When we know and love Jesus Christ, we want to spend time with Him in prayer and in His Word. It's amazing what you can learn about Jesus by hearing and reading the Bible from the very first pages to the final chapter.
In Revelation, Christ rebuked the church in Pergamos for their indifference toward the false teachers in their midst: "But I have a few things against you, because you have there those who hold the doctrine of Balaam . . . you also have those who hold the doctrine of the Nicolaitans, which thing I hate" (Rev. 2:14,15).
Many post-modern thinkers hold to the concept that "truth" is totally subjective, and that the more mature a person is, the less dogmatic he will be about anything. But the New Testament view of maturity is different. Solid, stable truth is held up as a worthy goal, and Christians are urged to get past the stage as quickly as possible where they're apt to be blown back and forth by "every wind of doctrine." We're not to be stubborn, of course. But neither are we to be gullible. Although we're to hold our convictions gently and humbly, the fact remains that we are to hold them. And as time goes by, we're to become more skilled at seeing through deception. We can't acquire perfect knowledge, but we certainly can grow to "full age" and be among those "who by reason of use have their senses exercised to discern both good and evil" (Hb. 5:14). In short, we can learn to discern -- and we're in danger if we don't.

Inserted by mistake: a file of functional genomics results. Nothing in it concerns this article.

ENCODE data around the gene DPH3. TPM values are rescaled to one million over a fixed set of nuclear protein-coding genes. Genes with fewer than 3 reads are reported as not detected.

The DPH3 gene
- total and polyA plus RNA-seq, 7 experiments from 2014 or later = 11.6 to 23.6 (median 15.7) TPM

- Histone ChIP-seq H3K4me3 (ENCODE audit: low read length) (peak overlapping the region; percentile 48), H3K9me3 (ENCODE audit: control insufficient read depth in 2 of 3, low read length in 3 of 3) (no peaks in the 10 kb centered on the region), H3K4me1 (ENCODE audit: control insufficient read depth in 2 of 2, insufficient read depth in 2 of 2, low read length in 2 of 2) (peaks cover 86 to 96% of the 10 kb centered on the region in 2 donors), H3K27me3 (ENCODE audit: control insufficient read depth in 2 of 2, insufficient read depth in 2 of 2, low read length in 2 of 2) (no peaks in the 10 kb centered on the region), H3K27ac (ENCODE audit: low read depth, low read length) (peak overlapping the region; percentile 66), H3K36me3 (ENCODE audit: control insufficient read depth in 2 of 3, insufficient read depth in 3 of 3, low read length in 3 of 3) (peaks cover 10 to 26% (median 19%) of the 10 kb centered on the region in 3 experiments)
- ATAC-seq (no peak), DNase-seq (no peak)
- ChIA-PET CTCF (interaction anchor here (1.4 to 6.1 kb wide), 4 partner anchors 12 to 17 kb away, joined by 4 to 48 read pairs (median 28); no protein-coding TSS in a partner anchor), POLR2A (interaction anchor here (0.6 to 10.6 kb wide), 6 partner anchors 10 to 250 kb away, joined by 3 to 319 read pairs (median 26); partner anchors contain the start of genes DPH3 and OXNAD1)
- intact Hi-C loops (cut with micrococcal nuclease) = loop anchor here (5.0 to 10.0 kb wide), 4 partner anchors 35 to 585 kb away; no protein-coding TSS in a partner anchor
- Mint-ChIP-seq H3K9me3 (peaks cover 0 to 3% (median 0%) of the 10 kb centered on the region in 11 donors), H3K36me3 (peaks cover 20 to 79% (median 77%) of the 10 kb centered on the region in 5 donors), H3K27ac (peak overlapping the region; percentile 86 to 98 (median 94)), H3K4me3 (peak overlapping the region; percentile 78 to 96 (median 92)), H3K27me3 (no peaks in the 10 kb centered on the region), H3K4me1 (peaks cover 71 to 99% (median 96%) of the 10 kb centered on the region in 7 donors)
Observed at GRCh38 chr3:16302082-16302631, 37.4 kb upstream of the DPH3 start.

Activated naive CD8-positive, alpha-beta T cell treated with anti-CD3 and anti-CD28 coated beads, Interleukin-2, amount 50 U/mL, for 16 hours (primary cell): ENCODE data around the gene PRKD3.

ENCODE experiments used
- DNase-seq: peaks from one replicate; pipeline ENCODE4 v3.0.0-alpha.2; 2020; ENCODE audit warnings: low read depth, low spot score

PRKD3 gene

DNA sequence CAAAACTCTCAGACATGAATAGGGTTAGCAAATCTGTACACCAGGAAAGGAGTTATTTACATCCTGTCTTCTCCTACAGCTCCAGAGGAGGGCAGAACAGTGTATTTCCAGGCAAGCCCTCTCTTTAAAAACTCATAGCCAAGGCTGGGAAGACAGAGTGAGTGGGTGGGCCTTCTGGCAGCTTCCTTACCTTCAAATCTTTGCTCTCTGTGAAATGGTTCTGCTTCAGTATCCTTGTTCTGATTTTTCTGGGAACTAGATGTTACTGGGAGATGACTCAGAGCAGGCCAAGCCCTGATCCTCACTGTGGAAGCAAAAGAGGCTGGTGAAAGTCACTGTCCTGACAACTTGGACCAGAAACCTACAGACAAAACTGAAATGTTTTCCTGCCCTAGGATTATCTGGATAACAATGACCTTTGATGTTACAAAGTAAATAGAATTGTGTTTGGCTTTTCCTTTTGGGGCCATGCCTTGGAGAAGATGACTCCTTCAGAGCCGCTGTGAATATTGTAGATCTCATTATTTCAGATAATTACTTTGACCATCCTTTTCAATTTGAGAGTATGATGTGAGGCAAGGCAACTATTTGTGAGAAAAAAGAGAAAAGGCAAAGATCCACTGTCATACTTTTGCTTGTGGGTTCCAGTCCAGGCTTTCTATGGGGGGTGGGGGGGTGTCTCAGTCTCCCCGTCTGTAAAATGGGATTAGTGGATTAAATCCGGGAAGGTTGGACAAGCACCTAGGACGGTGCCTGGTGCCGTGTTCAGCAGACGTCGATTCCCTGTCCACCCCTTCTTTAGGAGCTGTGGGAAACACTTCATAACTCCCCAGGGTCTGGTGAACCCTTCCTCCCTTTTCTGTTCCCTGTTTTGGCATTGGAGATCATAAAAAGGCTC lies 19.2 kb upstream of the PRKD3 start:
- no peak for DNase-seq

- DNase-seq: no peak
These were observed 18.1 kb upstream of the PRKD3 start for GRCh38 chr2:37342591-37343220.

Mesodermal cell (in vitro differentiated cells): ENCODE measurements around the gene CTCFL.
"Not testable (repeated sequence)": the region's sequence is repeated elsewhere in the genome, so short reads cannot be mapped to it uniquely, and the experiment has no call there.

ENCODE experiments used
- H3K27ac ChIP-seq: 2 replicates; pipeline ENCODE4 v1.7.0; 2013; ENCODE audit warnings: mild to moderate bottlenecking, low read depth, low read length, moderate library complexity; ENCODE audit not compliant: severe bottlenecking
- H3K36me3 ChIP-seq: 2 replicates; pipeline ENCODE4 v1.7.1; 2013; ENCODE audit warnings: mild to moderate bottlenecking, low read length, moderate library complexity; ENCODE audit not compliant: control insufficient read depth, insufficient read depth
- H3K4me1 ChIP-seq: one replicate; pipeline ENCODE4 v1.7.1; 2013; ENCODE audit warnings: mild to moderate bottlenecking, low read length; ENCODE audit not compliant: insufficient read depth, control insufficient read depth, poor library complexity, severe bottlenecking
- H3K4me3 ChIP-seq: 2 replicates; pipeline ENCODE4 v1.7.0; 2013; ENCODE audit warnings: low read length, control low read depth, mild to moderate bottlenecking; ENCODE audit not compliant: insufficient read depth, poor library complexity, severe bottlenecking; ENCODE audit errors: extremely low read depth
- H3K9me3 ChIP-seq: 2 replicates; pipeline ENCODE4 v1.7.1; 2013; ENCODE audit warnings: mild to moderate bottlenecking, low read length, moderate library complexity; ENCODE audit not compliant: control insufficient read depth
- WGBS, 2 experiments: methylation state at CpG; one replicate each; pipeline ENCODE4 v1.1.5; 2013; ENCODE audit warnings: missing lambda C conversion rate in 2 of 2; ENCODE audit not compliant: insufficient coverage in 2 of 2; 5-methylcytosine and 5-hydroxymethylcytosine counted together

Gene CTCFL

Most Christians sincerely want to follow Jesus in a way that glorifies Him and honors what He did for us. But with so many deceptive teachings weaving their way into our churches, it’s often hard to sort out Truth from deceptively-spun “almost-truths.”